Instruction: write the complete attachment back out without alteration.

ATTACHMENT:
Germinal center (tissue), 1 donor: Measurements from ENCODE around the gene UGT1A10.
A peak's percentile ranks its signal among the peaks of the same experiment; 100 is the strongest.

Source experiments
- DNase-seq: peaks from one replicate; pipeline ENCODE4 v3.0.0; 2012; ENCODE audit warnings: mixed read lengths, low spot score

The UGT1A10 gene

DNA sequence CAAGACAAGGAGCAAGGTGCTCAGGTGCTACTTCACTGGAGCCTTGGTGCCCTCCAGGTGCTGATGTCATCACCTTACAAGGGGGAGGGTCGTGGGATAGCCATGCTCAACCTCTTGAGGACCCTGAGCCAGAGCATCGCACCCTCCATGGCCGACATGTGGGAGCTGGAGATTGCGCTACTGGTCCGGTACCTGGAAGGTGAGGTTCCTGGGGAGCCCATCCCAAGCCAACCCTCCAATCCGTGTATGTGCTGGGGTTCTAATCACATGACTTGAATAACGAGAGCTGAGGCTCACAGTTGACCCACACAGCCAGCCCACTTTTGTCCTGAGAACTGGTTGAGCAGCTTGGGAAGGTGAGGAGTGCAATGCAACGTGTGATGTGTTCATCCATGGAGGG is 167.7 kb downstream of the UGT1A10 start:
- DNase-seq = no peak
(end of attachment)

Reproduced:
Germinal center (tissue), 1 donor: Measurements from ENCODE around the gene UGT1A10.
A peak's percentile ranks its signal among the peaks of the same experiment; 100 is the strongest.

Source experiments
- DNase-seq: peaks from one replicate; pipeline ENCODE4 v3.0.0; 2012; ENCODE audit warnings: mixed read lengths, low spot score

The UGT1A10 gene

DNA sequence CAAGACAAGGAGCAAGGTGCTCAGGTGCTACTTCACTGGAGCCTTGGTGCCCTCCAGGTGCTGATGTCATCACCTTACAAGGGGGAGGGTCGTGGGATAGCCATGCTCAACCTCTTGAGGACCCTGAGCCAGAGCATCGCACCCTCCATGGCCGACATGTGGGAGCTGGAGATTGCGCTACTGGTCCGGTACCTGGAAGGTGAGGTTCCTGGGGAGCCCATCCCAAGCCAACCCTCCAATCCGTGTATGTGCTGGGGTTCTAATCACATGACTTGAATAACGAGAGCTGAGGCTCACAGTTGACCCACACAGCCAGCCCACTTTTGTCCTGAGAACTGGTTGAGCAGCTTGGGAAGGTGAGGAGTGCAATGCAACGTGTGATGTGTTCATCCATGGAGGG is 167.7 kb downstream of the UGT1A10 start:
- DNase-seq = no peak